Today fast food workers at several of the nation’s largest chains including McDonald’s and KFC are walking out to draw attention to low-wage jobs, demand better pay for their hard work in the industry, and advocate for the right to form unions without retaliation.
Advocacy groups such as Fast Food Forward organized strikes in New York City, Chicago, St. Louis, Detroit, Milwaukee, Kansas City, Mo., and Flint, Mich., to protest the $7.25 federal minimum wage. Organizers and workers are demanding an increase to $15 per hour, a more realistic wage that will make it possible for fast food workers to live decent lives on the wages they make.
The nation-wide protest follows earlier walkouts in New York City last spring in which hundreds of workers walked off the job to draw attention to the poor wages and benefits of the hundreds of thousands of fast food service employees. Although no immediate changes followed these earlier actions, a notable result was that no workers were fired for their actions.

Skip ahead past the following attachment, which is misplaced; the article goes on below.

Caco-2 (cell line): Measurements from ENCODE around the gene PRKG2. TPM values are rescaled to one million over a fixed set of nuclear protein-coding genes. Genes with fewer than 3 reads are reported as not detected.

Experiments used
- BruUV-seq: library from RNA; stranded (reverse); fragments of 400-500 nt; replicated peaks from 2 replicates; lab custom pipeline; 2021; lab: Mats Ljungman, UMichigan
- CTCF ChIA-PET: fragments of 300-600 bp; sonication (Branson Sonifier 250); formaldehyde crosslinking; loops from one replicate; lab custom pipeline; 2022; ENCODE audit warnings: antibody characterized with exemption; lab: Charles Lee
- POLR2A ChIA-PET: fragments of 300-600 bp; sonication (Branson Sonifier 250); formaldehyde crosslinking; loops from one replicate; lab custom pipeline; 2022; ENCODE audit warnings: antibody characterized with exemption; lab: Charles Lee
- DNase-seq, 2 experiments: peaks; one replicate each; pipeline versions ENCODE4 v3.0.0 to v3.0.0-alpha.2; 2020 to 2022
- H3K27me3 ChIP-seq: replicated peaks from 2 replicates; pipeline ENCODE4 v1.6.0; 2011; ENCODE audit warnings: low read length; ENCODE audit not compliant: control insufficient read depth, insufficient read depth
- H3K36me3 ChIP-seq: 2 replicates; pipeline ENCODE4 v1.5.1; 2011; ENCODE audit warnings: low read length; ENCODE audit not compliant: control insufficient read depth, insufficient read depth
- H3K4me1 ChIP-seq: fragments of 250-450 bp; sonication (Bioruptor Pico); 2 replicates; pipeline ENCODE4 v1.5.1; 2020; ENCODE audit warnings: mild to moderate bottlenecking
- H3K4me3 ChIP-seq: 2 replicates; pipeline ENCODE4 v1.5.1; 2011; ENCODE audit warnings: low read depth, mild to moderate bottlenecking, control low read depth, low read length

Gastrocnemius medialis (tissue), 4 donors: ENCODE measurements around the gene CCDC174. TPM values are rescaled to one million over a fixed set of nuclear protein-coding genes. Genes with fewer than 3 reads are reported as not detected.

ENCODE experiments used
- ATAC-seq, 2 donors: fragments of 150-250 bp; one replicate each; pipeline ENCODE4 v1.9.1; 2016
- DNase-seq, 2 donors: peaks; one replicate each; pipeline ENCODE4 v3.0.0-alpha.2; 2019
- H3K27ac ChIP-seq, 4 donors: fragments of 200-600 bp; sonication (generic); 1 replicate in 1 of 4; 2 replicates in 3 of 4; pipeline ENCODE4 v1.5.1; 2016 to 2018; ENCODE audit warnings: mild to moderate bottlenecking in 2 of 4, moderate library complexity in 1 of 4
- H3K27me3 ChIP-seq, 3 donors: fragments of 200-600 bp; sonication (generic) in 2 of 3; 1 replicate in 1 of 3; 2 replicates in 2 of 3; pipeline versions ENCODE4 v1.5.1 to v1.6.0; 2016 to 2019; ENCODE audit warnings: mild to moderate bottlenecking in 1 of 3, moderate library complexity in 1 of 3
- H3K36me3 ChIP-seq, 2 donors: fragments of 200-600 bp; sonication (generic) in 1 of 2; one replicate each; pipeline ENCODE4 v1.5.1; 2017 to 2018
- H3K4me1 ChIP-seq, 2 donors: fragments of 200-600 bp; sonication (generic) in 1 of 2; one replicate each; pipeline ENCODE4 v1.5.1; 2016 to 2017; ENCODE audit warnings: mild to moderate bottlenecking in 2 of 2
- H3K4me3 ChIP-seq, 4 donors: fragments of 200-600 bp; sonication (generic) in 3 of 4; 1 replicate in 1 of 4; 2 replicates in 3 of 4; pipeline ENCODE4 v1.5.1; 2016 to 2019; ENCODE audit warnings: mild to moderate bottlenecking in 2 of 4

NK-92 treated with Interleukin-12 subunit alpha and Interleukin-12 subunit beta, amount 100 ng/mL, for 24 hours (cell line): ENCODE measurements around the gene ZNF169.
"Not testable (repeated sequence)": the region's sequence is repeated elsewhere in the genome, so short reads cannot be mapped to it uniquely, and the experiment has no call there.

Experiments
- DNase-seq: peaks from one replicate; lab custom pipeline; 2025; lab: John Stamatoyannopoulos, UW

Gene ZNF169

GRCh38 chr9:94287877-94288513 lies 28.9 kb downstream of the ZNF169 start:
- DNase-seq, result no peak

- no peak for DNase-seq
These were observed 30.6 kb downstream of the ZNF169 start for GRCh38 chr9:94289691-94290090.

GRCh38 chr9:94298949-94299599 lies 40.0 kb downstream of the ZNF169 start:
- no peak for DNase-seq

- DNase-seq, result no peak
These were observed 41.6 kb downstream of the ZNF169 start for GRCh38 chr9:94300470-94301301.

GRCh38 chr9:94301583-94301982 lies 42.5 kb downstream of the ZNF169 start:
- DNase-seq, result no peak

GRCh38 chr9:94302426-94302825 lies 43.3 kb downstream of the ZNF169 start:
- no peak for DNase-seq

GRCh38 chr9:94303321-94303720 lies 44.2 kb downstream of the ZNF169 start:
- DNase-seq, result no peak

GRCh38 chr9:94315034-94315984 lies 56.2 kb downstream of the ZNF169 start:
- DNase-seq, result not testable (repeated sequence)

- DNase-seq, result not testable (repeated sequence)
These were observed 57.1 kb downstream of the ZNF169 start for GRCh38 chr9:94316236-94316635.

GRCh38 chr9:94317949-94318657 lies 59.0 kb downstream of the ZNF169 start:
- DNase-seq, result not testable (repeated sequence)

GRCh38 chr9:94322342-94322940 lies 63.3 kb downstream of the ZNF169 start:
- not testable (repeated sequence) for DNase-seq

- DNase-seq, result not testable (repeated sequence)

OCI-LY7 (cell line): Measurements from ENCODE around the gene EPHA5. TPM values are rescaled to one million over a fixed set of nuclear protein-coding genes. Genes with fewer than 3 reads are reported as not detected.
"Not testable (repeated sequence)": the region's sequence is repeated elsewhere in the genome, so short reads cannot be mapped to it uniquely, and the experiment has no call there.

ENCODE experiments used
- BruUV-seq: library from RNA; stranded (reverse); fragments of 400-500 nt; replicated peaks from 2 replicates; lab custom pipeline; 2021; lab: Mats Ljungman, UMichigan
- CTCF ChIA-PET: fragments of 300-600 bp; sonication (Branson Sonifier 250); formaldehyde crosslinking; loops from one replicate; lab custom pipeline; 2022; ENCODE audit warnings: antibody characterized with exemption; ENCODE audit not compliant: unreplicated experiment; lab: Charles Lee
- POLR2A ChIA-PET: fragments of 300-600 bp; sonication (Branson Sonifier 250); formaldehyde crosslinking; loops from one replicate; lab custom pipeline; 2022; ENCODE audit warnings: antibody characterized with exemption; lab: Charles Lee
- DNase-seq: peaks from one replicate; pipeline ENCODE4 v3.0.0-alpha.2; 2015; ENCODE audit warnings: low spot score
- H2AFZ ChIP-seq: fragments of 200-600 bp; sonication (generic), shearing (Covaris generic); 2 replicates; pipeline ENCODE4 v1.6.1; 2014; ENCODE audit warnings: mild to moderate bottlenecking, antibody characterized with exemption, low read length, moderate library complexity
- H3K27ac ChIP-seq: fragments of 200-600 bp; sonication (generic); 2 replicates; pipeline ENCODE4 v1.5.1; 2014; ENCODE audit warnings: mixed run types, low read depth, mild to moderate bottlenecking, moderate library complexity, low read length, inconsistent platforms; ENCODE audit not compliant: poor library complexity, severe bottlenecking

Labor organizers say this is the beginning of a movement to unionize service employees more generally, a task long thought impossible that now appears increasingly possible as workers everywhere are feeling the financial woes of the economic recession and demanding more fair treatment. Researchers project that over the next ten years, seven of the 10 fastest-growing jobs will be low-wage positions such as store clerks, laborers, and home health aides.
The plight of fast food workers also highlights the growing income disparity between workers and executives within the industry and across the economy. Fast food service employees in New York earn merely 25 percent of the money they need to survive, according to Fast Food Forward. What is more, executives in the fast food industry earn $11.9 million a year on average, while full-time employees earn a mere $15,080, according to the group.